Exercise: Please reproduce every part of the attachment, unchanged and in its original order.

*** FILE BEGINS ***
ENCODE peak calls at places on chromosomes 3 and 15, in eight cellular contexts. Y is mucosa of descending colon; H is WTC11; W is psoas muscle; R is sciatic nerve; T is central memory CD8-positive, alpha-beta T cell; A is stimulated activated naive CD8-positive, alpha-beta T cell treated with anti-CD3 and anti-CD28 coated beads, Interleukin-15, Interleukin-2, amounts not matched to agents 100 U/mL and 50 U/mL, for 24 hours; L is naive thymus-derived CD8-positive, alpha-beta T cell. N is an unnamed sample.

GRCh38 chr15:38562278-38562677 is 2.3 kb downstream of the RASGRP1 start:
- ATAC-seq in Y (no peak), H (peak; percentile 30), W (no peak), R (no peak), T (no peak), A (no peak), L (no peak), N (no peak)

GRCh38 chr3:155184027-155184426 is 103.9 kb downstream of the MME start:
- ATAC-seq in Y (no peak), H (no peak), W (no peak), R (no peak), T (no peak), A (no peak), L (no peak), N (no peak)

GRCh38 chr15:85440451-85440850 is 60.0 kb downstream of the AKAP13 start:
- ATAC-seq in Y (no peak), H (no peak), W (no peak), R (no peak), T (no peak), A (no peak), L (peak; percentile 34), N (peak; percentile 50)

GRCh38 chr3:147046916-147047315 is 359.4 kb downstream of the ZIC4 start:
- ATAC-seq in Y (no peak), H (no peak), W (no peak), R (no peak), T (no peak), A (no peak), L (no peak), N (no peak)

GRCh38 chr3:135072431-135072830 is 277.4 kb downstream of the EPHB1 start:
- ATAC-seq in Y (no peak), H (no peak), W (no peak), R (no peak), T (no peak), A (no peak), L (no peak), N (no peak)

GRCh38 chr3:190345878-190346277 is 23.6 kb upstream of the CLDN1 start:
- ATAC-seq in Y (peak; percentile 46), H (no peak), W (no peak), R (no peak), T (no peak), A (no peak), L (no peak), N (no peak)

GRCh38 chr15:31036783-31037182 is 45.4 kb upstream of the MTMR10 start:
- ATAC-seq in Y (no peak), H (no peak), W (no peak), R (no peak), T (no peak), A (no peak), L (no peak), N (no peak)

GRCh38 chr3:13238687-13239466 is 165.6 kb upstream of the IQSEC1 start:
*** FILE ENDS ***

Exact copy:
ENCODE peak calls at places on chromosomes 3 and 15, in eight cellular contexts. Y is mucosa of descending colon; H is WTC11; W is psoas muscle; R is sciatic nerve; T is central memory CD8-positive, alpha-beta T cell; A is stimulated activated naive CD8-positive, alpha-beta T cell treated with anti-CD3 and anti-CD28 coated beads, Interleukin-15, Interleukin-2, amounts not matched to agents 100 U/mL and 50 U/mL, for 24 hours; L is naive thymus-derived CD8-positive, alpha-beta T cell. N is an unnamed sample.

GRCh38 chr15:38562278-38562677 is 2.3 kb downstream of the RASGRP1 start:
- ATAC-seq in Y (no peak), H (peak; percentile 30), W (no peak), R (no peak), T (no peak), A (no peak), L (no peak), N (no peak)

GRCh38 chr3:155184027-155184426 is 103.9 kb downstream of the MME start:
- ATAC-seq in Y (no peak), H (no peak), W (no peak), R (no peak), T (no peak), A (no peak), L (no peak), N (no peak)

GRCh38 chr15:85440451-85440850 is 60.0 kb downstream of the AKAP13 start:
- ATAC-seq in Y (no peak), H (no peak), W (no peak), R (no peak), T (no peak), A (no peak), L (peak; percentile 34), N (peak; percentile 50)

GRCh38 chr3:147046916-147047315 is 359.4 kb downstream of the ZIC4 start:
- ATAC-seq in Y (no peak), H (no peak), W (no peak), R (no peak), T (no peak), A (no peak), L (no peak), N (no peak)

GRCh38 chr3:135072431-135072830 is 277.4 kb downstream of the EPHB1 start:
- ATAC-seq in Y (no peak), H (no peak), W (no peak), R (no peak), T (no peak), A (no peak), L (no peak), N (no peak)

GRCh38 chr3:190345878-190346277 is 23.6 kb upstream of the CLDN1 start:
- ATAC-seq in Y (peak; percentile 46), H (no peak), W (no peak), R (no peak), T (no peak), A (no peak), L (no peak), N (no peak)

GRCh38 chr15:31036783-31037182 is 45.4 kb upstream of the MTMR10 start:
- ATAC-seq in Y (no peak), H (no peak), W (no peak), R (no peak), T (no peak), A (no peak), L (no peak), N (no peak)

GRCh38 chr3:13238687-13239466 is 165.6 kb upstream of the IQSEC1 start: